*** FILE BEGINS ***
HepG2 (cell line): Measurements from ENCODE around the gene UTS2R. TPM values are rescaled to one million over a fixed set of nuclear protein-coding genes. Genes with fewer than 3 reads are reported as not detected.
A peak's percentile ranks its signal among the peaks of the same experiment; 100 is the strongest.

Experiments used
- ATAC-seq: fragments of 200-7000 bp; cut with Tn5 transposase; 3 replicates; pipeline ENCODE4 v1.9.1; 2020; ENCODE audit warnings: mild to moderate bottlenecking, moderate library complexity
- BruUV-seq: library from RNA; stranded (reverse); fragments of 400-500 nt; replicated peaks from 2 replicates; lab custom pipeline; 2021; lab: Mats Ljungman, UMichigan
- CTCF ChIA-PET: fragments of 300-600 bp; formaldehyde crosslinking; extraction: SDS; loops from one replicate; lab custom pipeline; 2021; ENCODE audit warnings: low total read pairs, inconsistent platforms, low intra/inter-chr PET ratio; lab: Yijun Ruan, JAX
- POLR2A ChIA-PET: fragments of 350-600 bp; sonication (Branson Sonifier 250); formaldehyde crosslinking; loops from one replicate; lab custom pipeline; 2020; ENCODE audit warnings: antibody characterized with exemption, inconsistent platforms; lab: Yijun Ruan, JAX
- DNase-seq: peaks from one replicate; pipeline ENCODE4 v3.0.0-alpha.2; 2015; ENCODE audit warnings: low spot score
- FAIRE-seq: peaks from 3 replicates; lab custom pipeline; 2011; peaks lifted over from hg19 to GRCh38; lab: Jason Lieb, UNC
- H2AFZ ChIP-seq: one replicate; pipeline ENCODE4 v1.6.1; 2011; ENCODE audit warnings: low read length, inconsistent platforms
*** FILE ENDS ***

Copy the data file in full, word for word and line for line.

HepG2 (cell line): Measurements from ENCODE around the gene UTS2R. TPM values are rescaled to one million over a fixed set of nuclear protein-coding genes. Genes with fewer than 3 reads are reported as not detected.
A peak's percentile ranks its signal among the peaks of the same experiment; 100 is the strongest.

Experiments used
- ATAC-seq: fragments of 200-7000 bp; cut with Tn5 transposase; 3 replicates; pipeline ENCODE4 v1.9.1; 2020; ENCODE audit warnings: mild to moderate bottlenecking, moderate library complexity
- BruUV-seq: library from RNA; stranded (reverse); fragments of 400-500 nt; replicated peaks from 2 replicates; lab custom pipeline; 2021; lab: Mats Ljungman, UMichigan
- CTCF ChIA-PET: fragments of 300-600 bp; formaldehyde crosslinking; extraction: SDS; loops from one replicate; lab custom pipeline; 2021; ENCODE audit warnings: low total read pairs, inconsistent platforms, low intra/inter-chr PET ratio; lab: Yijun Ruan, JAX
- POLR2A ChIA-PET: fragments of 350-600 bp; sonication (Branson Sonifier 250); formaldehyde crosslinking; loops from one replicate; lab custom pipeline; 2020; ENCODE audit warnings: antibody characterized with exemption, inconsistent platforms; lab: Yijun Ruan, JAX
- DNase-seq: peaks from one replicate; pipeline ENCODE4 v3.0.0-alpha.2; 2015; ENCODE audit warnings: low spot score
- FAIRE-seq: peaks from 3 replicates; lab custom pipeline; 2011; peaks lifted over from hg19 to GRCh38; lab: Jason Lieb, UNC
- H2AFZ ChIP-seq: one replicate; pipeline ENCODE4 v1.6.1; 2011; ENCODE audit warnings: low read length, inconsistent platforms